Report on Santa Maria (Guatemala) — 28 August-3 September 2013
Smithsonian / US Geological Survey Weekly Volcanic Activity Report, 28 August-3 September 2013
Managing Editor: Sally Kuhn Sennert
Please cite this report as:
Global Volcanism Program, 2013. Report on Santa Maria (Guatemala). In: Sennert, S K (ed.), Weekly Volcanic Activity Report, 28 August-3 September 2013. Smithsonian Institution and US Geological Survey.
14.756°N, 91.552°W; summit elev. 3772 m
All times are local (unless otherwise noted)
INSIVUMEH reported that during 28-29 August abundant degassing at Santa María's Santiaguito lava-dome complex generated gas plumes that rose 2.7 km. During 29-31 August explosions produced ash plumes that rose 700-900 m and sometimes drifted SW. Block avalanches descended the S and E flanks. On 31 August a lahar traveled down the Nima I drainage on the S flank carrying 2-m-diameter blocks, tree branches, and tree trunks. Cloud cover prevented views on 2 September. Overnight during 2-3 September explosions generated ash plumes that rose 700 m and drifted SW. Block avalanches descended the S flank.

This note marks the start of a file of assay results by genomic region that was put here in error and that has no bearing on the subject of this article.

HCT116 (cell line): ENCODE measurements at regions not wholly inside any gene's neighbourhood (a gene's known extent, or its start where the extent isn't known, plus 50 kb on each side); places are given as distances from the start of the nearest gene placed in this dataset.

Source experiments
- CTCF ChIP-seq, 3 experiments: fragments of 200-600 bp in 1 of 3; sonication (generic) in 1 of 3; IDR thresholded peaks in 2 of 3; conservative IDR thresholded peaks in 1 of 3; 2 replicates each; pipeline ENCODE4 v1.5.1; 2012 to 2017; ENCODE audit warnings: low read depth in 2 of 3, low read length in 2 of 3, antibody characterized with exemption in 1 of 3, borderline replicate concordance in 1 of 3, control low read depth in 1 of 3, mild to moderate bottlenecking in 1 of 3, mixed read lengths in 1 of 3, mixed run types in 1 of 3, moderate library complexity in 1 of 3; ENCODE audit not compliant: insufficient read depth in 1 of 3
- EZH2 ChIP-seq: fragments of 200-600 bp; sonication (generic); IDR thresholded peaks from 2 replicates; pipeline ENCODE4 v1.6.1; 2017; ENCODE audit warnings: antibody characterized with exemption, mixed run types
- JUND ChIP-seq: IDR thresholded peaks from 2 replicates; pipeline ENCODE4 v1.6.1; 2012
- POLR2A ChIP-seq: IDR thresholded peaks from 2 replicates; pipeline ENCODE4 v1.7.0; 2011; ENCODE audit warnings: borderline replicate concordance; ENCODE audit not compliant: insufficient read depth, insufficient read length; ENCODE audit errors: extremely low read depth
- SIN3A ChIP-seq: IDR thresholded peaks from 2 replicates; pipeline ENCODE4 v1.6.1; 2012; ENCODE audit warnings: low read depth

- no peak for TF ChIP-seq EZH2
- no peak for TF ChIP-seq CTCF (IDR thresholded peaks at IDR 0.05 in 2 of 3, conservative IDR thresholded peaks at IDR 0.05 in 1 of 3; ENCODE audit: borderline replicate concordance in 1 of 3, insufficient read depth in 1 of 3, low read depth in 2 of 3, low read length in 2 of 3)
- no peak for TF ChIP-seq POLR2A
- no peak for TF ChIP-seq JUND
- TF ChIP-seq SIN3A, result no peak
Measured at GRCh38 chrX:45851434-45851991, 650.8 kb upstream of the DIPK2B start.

Geologic Background. Symmetrical, forest-covered Santa María volcano is one of the most prominent of a chain of large stratovolcanoes that rises dramatically above the Pacific coastal plain of Guatemala. The 3772-m-high stratovolcano has a sharp-topped, conical profile that is cut on the SW flank by a large, 1.5-km-wide crater. The oval-shaped crater extends from just below the summit to the lower flank and was formed during a catastrophic eruption in 1902. The renowned plinian eruption of 1902 that devastated much of SW Guatemala followed a long repose period after construction of the large basaltic-andesite stratovolcano. The massive dacitic Santiaguito lava-dome complex has been growing at the base of the 1902 crater since 1922. Compound dome growth at Santiaguito has occurred episodically from four westward-younging vents, the most recent of which is Caliente. Dome growth has been accompanied by almost continuous minor explosions, with periodic lava extrusion, larger explosions, pyroclastic flows, and lahars.